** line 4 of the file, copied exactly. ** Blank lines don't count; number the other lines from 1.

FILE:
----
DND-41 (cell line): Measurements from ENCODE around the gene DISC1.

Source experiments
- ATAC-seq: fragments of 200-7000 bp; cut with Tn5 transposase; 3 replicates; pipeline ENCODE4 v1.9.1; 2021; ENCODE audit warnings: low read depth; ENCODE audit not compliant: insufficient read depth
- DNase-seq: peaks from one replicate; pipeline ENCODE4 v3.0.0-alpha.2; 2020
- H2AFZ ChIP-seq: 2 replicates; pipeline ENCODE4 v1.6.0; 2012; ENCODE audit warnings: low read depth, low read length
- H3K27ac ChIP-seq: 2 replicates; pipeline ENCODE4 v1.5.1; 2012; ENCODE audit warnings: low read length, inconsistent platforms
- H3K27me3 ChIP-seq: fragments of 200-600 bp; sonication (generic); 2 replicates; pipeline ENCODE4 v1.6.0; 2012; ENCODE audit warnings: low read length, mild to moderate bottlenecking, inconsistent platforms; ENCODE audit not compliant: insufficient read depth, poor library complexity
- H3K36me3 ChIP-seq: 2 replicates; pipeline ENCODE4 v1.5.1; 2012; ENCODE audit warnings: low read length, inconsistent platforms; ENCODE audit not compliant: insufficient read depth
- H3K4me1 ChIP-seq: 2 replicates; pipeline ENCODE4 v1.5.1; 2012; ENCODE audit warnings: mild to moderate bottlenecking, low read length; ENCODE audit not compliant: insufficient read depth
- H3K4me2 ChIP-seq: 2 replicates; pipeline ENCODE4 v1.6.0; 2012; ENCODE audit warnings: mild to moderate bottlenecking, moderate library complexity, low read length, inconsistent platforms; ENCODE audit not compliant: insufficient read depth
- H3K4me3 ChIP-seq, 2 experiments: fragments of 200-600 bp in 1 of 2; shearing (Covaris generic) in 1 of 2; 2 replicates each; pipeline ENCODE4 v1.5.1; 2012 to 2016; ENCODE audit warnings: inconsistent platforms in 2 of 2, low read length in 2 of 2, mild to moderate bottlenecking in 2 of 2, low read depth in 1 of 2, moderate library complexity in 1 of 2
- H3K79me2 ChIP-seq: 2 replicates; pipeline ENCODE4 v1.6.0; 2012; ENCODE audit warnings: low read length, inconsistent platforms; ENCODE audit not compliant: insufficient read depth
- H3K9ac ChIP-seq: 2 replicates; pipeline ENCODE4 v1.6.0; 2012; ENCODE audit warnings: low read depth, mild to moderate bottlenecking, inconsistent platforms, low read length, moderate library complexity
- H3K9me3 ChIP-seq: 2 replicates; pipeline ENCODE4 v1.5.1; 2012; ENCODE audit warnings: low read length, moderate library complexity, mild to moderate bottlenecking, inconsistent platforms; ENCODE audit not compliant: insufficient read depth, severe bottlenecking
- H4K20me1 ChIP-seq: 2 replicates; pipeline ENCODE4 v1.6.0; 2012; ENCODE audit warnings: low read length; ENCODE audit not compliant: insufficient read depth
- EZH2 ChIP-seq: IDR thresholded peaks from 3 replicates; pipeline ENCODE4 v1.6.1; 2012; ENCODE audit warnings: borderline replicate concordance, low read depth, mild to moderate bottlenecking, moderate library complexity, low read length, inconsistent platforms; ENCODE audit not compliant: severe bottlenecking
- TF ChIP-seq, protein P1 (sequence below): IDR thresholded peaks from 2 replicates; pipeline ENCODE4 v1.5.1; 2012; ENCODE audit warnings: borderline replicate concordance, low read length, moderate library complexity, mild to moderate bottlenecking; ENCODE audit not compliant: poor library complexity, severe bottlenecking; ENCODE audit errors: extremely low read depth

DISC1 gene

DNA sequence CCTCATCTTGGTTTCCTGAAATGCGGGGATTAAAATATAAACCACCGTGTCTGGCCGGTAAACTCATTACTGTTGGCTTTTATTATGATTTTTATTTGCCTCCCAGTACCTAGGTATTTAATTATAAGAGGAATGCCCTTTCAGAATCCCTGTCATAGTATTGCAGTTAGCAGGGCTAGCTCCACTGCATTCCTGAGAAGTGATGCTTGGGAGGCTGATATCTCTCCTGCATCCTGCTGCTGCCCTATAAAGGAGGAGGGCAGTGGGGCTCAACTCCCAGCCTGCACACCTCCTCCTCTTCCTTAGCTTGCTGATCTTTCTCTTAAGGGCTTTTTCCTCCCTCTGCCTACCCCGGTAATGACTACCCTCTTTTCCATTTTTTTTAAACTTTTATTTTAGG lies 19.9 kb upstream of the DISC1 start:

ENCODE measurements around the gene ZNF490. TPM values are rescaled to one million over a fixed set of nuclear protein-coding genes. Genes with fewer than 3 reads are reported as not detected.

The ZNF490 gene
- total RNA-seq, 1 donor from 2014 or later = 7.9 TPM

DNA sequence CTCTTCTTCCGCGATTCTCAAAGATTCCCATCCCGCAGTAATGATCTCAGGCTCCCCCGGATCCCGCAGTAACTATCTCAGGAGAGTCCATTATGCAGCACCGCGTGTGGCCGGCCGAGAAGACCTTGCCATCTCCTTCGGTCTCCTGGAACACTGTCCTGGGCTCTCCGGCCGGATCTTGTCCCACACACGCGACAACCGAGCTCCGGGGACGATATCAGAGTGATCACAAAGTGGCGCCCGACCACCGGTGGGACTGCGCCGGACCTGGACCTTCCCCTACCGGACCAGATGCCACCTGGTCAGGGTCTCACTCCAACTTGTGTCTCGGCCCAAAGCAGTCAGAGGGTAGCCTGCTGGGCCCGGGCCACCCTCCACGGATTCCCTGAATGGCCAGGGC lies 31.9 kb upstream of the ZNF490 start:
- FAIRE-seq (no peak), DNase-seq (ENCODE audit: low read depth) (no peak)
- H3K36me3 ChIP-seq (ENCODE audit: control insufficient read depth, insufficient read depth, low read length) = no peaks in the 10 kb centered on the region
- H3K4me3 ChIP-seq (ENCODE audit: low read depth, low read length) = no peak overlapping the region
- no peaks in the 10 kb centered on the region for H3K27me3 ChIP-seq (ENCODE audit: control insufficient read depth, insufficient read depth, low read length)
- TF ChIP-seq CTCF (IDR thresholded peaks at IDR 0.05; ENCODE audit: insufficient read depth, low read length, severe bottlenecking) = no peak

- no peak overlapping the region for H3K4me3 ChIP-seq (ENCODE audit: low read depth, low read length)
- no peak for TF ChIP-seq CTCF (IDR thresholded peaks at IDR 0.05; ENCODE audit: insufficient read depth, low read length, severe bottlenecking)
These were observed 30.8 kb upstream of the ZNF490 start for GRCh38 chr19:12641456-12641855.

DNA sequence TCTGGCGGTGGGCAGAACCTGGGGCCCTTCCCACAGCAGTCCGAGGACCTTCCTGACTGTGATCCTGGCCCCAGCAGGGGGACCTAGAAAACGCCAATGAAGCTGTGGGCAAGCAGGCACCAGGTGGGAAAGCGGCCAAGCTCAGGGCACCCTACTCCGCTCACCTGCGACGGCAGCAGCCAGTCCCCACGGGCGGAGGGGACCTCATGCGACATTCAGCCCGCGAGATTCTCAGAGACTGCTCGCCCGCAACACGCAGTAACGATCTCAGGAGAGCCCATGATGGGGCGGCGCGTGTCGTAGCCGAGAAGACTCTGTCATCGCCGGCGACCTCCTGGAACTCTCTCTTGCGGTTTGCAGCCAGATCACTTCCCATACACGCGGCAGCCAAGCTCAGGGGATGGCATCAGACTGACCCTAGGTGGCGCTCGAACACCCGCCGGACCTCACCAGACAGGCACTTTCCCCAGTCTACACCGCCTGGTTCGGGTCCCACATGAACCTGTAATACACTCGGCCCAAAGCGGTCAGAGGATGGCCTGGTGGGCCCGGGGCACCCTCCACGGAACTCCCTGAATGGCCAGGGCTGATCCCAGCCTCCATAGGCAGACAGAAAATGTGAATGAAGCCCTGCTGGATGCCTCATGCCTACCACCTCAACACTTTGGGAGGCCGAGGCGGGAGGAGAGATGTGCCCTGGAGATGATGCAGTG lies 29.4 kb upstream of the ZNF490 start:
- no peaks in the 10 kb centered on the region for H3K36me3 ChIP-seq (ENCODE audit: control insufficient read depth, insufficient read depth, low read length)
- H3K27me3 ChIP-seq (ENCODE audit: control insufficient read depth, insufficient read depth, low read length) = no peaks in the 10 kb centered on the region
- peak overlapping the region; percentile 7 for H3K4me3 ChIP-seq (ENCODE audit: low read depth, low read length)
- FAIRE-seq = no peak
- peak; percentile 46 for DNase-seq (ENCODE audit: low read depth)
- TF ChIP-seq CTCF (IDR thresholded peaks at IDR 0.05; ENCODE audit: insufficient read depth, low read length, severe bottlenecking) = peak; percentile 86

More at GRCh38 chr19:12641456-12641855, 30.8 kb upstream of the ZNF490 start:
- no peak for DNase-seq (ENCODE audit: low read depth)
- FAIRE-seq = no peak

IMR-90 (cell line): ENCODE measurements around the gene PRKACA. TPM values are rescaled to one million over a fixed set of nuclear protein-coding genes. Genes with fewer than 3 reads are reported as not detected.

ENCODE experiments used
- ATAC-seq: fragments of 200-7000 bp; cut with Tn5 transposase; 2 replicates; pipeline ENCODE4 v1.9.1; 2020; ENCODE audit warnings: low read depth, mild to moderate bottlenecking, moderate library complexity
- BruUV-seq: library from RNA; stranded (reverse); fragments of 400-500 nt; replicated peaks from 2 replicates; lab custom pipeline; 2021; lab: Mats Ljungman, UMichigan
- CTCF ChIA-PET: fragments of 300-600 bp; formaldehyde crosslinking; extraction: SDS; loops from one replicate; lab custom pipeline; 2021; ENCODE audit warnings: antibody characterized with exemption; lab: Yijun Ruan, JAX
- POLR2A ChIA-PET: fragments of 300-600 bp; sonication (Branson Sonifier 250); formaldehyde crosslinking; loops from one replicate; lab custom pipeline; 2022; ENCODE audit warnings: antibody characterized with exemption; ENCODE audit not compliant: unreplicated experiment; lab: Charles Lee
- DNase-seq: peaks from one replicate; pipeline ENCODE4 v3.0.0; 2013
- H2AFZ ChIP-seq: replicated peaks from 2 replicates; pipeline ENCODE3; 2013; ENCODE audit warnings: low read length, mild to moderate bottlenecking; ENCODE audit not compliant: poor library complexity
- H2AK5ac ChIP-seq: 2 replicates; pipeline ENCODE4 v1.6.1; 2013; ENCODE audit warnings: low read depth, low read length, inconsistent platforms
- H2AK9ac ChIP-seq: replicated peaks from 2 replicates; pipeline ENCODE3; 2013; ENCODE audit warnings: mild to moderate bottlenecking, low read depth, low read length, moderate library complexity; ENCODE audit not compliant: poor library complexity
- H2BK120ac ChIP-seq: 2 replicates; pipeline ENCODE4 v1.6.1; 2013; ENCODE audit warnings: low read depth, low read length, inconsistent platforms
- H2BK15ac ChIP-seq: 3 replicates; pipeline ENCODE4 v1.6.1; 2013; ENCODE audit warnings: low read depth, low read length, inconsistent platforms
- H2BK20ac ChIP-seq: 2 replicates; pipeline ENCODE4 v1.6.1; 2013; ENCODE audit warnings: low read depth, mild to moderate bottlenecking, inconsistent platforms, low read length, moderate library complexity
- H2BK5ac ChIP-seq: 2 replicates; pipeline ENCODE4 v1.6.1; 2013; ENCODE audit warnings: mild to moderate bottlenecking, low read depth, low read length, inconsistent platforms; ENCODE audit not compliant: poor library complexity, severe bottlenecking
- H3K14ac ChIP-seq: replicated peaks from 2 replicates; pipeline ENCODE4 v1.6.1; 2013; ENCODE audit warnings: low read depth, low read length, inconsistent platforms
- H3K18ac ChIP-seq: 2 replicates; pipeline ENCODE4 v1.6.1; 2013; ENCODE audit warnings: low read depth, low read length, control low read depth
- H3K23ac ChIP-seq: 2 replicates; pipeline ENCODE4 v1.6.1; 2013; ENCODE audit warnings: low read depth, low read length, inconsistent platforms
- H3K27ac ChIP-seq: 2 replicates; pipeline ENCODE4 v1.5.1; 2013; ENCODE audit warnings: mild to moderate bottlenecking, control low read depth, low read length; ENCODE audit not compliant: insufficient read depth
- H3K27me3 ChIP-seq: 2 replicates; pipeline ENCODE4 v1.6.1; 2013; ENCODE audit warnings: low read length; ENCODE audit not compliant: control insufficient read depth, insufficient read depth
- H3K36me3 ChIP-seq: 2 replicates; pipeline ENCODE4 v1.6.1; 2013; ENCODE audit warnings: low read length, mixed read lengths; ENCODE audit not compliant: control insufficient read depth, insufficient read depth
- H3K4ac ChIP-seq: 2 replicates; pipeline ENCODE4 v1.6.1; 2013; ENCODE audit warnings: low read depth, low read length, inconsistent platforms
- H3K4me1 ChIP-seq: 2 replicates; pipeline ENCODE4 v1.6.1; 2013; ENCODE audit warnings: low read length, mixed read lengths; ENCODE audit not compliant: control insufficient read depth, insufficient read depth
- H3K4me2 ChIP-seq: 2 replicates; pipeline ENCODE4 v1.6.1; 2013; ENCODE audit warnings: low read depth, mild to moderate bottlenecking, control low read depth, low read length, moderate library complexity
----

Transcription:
- DNase-seq: peaks from one replicate; pipeline ENCODE4 v3.0.0-alpha.2; 2020